Windward Insights

Integrating Operational Requirements into Development

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Written by Windward Consulting Group

magnifying glass focused on cure

Don’t Treat the Symptoms, Cure the Disease

Integrating Operational Requirements into your Development Lifecycle

“The project has been delayed so that the Ops team can ensure that proper monitoring is in place.”

Those involved in software or application development projects over the last decade or so have seen a message like this at least a few times. I know that I’ve seen it multiple times: from being on the application development side, the operations side, and as an outside consultant brought in to help customers fix their operations practices. Successful system and application development starts with defined operational requirements from the beginning.

A checklist won’t cut it

To avoid delays, the Ops team implements a solution to update the development lifecycle with a checklist or testing that covers monitoring and operations. It’s a positive step towards giving the Ops side a voice in the development lifecycle; however, it stops projects in mid-production and “throws them over the fence” at an Ops team with no understand of how to monitor or manage the system or application. But if this checklist approach is your solution, you’re only treating the symptoms.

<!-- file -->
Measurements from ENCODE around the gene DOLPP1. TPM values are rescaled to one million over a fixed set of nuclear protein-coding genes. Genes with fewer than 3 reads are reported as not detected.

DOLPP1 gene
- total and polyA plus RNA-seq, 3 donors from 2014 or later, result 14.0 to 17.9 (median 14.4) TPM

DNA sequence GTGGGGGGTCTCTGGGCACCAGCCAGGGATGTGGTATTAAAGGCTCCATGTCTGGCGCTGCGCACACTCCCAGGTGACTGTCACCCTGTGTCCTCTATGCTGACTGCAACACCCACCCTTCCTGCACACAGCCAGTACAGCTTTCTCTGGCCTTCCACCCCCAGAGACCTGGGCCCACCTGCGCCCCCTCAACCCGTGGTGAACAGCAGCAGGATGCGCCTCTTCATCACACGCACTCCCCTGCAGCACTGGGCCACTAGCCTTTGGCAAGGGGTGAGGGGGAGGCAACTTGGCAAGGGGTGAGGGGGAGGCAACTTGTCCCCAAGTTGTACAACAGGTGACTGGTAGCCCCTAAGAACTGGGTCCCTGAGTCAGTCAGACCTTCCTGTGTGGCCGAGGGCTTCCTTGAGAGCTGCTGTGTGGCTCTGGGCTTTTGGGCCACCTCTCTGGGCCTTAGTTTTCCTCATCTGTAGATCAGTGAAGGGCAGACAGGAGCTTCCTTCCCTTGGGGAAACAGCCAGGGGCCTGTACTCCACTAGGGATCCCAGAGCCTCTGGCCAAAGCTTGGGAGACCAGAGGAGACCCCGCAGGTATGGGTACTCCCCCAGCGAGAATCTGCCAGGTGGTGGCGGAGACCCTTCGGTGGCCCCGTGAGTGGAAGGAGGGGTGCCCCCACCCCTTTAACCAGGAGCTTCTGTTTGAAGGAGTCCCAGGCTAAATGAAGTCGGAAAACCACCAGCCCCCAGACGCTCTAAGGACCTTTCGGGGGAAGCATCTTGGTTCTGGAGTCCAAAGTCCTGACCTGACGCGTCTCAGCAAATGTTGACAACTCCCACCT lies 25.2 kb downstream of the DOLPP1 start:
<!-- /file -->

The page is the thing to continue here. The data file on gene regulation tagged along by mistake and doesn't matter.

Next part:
Start development with operational requirements

To cure the disease, include operational requirements from the beginning of the design phase. To be fair, it’s not that the big bad developers don’t care about the Ops team and their needs. The most common impediment to this integration is that there are no defined operational requirements. It’s impossible to integrate and enforce requirements that don’t exist! Thus, it falls on the Ops team to undertake the effort to define standards and requirements that they can then integrate into, and enforce, in the development lifecycle.

Operational standards mean a win-win situation for everyone involved. The business releases their products on time without infighting from “the IT department”. The development team no longer has to worry about project delays because the Ops team stops it right before they’re ready for production release. The Ops team integrates their requirements into any system that they monitor and manage. And in many cases, for the first time the Ops team now has standards and requirements for support; which leads to efficiency and effectiveness gains (you’re no longer monitoring everything as an exception). With repeatable standards and processes in place, automation is now in the realm of possibility; which leads to even greater efficiency gains.

If you’re having issues at your organization getting projects “through” operations, here’s what to do. Make sure that you’re not treating the symptoms by putting some check point in place late in the development lifecycle. It may take a little more front-loading, but “cure the disease” by defining your operational standards and requirements. Finally, integrate them into the design phase of your development lifecycle.

Operational scalability requires both lean and agile methodologies. Discover how DevOps can bring IT operations and development teams together.